With the eighth season of Supernatural premiering tonight on The CW, executive producers Jeremy Carver and Robert Singer discuss what viewers can expect as the Winchester brothers reunite and set out on a new mission to close the Gates of Hell.
It’s that time again: When all of our favorite shows come back from their summer hiatus, and you suddenly remember that the majority of them had cliffhangers that you remember very little about. While Google undoubtedly thanks you for the business, it has to be said: Is television doing it wrong?
The CW has released the first trailer for the eighth season of Supernatural, revealing a new mission for Sam and Dean Winchester: to close the Gates of Hell. The series returns Oct. 3.
The CW announced that Arrow will join veteran series Supernatural this fall on its new Wednesday night lineup, and released the first still from the new drama based on DC Comics’ Green Arrow.
The CW has announced early pickups for Supernatural, The Vampire Diaries and 90210.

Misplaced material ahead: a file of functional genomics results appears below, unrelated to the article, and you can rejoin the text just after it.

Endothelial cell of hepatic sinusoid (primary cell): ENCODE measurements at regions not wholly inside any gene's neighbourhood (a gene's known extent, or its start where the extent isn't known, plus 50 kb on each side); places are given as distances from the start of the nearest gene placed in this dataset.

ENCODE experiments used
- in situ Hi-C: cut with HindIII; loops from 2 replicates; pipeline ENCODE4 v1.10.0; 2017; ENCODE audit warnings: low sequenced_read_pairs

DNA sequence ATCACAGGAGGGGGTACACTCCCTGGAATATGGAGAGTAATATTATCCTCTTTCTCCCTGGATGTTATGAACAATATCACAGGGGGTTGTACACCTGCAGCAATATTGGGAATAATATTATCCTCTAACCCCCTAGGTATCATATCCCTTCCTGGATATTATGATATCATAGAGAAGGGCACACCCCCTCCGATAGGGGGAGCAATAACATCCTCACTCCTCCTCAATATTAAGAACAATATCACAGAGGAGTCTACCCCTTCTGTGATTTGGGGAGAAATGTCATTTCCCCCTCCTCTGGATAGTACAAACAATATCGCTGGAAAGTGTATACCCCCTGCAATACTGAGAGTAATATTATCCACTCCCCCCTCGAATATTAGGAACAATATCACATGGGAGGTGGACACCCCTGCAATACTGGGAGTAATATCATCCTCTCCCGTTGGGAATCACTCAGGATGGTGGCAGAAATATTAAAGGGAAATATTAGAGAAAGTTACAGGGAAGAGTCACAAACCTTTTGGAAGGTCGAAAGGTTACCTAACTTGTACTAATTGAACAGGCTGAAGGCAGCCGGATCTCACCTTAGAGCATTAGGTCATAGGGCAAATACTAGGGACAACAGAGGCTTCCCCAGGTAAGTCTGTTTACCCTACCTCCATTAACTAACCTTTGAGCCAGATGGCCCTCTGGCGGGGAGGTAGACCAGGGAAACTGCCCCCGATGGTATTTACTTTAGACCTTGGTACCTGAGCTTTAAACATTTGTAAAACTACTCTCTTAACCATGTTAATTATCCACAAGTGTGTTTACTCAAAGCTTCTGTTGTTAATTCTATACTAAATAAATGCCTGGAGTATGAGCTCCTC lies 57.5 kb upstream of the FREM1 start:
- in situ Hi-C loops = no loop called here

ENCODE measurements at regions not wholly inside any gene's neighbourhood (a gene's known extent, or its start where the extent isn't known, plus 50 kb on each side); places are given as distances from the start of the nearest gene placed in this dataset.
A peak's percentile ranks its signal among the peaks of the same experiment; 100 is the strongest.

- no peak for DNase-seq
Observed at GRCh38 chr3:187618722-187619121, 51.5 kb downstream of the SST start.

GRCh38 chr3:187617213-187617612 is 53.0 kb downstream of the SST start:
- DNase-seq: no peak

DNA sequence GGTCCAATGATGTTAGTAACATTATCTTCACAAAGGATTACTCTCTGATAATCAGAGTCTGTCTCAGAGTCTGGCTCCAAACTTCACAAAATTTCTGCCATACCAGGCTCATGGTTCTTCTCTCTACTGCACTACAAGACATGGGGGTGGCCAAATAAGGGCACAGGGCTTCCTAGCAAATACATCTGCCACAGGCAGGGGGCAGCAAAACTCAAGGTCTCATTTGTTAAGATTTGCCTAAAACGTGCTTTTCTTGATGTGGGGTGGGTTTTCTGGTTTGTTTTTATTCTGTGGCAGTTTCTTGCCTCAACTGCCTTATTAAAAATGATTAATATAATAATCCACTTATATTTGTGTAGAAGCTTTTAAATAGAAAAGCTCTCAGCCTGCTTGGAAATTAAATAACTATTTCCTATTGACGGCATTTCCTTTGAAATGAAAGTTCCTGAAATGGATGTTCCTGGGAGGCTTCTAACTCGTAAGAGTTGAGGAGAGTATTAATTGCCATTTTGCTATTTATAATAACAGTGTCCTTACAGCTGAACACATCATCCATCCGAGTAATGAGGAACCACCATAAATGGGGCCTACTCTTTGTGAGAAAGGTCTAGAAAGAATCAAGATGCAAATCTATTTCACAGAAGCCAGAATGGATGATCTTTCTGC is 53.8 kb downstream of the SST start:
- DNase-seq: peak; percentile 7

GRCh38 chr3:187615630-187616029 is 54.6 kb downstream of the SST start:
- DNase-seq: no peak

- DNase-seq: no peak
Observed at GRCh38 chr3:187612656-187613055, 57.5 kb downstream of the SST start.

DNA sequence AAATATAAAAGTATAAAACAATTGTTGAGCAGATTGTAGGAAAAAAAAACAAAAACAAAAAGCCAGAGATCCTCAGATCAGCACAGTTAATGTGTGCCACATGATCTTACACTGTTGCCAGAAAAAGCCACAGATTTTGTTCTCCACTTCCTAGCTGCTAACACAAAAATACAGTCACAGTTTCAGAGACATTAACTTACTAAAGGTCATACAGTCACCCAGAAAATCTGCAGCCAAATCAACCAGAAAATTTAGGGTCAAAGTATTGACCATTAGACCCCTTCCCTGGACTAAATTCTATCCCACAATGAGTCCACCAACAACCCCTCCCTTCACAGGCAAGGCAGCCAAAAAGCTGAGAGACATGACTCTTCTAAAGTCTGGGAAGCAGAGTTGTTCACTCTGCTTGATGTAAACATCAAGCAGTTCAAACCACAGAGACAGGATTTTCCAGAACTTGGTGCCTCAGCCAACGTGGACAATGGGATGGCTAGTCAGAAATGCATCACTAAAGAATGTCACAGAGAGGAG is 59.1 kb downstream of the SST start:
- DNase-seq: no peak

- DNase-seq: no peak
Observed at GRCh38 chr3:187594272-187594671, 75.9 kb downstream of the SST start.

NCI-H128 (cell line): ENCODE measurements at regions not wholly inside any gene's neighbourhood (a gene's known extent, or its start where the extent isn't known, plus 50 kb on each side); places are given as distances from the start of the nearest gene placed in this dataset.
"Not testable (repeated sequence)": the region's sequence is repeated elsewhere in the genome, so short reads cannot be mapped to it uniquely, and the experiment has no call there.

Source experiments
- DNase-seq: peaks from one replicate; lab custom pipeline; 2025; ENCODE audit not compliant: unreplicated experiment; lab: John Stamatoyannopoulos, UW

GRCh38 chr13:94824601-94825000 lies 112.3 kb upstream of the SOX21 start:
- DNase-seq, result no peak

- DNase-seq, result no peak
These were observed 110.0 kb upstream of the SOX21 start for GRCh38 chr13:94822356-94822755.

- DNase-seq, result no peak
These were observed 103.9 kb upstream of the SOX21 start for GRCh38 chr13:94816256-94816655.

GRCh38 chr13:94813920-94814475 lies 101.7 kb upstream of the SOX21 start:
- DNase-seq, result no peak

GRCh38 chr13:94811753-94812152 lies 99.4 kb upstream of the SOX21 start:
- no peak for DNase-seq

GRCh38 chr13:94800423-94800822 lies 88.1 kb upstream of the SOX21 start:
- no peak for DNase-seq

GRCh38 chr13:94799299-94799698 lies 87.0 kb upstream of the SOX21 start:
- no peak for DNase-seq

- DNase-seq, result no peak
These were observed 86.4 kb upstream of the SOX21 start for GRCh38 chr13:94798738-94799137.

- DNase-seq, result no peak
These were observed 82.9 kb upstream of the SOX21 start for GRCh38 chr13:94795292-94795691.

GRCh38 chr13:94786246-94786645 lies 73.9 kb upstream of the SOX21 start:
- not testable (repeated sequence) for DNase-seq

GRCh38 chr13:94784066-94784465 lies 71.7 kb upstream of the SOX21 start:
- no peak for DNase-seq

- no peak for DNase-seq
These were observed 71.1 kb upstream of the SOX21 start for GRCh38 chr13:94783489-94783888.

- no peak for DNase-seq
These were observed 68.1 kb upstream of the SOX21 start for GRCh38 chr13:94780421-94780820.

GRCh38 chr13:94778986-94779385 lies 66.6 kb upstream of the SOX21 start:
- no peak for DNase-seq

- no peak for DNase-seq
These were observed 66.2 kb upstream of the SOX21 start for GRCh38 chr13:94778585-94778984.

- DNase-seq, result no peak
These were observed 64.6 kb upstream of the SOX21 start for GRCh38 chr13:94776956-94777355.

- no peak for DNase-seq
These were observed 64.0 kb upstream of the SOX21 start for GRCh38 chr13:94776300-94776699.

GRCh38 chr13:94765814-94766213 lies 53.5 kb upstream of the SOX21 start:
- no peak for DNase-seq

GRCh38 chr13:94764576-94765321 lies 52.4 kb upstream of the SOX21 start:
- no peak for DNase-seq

Marvel has hired Robert Rodat, writer of Saving Private Ryan and creator of Falling Skies, to rework Don Payne’s script for the Thor sequel.
If common wisdom is to be believed, movies are a directors’ medium, whereas television is a writers’ medium. And, on the face of it, that appears to be true: Movies, after all, can afford the time and money to set up visually spectacular shots that will stay with the viewer in a way that television rarely (if ever) can, leaving television relying on the stories they’re telling in order to win people over. But … a writers‘ medium? Really?
Fan-favorite Misha Collins, last seen in the series premiere of Supernatural, will guest star in at least three episodes of The CW drama.
The CW has released a teaser and preview clip for “Meet the New Boss,” the seventh-season premiere of Supernatural. The episode airs Friday at 9 p.m. ET/PT.
Between Grimm, Once Upon a Time and ABC’s announcement of a series based upon Beauty And The Beast, it seems that fairy tales have replaced superheroes, Lost wannabes and even cheaply made conspiracy theory shows that neatly avoid showing alien invaders as television’s genre of choice. But how long can this latest flame last before burning out altogether?